Planning for a Major Purchase > Budget for the Good Life
Budget for the Good Life
by Chris Warren
There's a common assumption among Americans that having more money leads to a happier life. A few years ago, financial journalist and author Jean Chatzky decided to test that hypothesis and found some surprising results.
With the help of a polling firm, Chatzky surveyed 1,500 Americans and learned that having enough money to cover housing, transportation, groceries and an occasional vacation was vital to happiness. According to the data, all these items could be acquired with $50,000 in annual income on average.
Chatzky also found that people who earned $100,000 per year were no happier with their standard of living than those who made half as much. She concluded that when it comes to happiness, how you manage your money is far more important than how much you make.
Indeed, smart money management comes down to budgeting, which is the best way for people to reach such short- and long-term financial goals as saving for retirement, buying a new home or getting out of debt. For you to be successful, experts say, the cash that leaves your wallet must go toward the real priorities in your life. When people start to budget, they often find that their current income actually provides them with enough money to live comfortably.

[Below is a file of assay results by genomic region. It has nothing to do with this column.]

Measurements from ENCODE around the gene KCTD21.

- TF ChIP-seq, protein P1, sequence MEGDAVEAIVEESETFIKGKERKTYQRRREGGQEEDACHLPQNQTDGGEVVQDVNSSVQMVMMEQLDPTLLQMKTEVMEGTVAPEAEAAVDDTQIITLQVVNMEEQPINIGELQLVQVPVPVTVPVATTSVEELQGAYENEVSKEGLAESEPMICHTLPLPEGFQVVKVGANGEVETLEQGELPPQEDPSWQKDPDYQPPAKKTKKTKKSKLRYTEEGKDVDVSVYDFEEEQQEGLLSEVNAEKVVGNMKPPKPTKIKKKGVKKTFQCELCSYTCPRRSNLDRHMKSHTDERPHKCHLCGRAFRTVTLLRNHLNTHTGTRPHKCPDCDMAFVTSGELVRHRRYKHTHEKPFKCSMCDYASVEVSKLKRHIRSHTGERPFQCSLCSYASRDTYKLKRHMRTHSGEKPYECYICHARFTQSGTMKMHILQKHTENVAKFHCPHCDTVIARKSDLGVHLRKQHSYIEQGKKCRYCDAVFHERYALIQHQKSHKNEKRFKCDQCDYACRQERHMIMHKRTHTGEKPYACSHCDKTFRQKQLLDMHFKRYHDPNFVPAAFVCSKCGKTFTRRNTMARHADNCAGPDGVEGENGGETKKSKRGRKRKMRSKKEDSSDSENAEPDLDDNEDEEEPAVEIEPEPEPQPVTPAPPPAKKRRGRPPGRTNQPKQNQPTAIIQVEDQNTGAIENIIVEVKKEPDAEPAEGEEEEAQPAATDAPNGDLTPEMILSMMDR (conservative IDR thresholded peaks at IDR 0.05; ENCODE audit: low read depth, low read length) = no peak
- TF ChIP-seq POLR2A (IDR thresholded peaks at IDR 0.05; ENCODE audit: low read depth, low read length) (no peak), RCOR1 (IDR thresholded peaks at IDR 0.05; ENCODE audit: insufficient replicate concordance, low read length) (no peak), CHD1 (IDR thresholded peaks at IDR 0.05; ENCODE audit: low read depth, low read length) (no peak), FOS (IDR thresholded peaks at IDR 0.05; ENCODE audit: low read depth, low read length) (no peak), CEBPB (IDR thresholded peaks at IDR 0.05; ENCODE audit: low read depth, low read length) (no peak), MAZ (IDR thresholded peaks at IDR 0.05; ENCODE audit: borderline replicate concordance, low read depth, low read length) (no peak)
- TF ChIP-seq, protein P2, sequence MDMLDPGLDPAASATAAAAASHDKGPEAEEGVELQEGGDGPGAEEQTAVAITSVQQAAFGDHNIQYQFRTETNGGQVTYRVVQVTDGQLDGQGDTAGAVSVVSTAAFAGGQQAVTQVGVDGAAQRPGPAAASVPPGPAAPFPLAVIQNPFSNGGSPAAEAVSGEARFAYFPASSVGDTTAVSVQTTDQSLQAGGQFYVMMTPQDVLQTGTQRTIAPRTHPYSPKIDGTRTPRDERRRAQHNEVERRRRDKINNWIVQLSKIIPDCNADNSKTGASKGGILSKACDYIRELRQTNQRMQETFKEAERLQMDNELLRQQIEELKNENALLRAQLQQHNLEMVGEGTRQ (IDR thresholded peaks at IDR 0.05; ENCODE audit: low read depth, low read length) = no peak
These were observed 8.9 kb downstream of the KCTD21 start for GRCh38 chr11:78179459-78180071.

Judy Lawrence, a personal finance author who helps people improve their money-management skills, says her biggest hurdle is getting people to view budgets in a positive way. "Budgeting is not deprivation," says Lawrence. "It is one of the tools in life's toolbox."